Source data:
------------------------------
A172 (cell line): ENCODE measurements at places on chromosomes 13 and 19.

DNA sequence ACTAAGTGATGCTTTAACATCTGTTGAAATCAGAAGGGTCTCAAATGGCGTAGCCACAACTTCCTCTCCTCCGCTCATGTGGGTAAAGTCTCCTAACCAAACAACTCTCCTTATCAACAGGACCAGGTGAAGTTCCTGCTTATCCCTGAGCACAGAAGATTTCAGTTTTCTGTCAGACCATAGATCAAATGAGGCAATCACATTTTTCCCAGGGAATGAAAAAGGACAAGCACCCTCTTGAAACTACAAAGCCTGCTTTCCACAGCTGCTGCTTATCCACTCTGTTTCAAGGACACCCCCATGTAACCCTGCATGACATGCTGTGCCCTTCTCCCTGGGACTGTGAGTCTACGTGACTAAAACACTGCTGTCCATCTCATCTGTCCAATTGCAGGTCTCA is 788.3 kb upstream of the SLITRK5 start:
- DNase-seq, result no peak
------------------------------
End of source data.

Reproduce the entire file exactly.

A172 (cell line): ENCODE measurements at places on chromosomes 13 and 19.

DNA sequence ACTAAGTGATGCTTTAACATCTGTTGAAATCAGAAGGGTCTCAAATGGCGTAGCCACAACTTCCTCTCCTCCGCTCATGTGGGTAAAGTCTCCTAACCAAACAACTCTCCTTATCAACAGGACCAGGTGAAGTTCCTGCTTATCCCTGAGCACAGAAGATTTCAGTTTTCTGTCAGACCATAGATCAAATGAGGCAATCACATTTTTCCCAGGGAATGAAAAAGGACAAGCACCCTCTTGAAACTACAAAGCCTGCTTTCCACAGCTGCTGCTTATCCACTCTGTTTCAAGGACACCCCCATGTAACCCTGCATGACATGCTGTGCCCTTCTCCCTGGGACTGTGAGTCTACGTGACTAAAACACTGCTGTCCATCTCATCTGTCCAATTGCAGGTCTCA is 788.3 kb upstream of the SLITRK5 start:
- DNase-seq, result no peak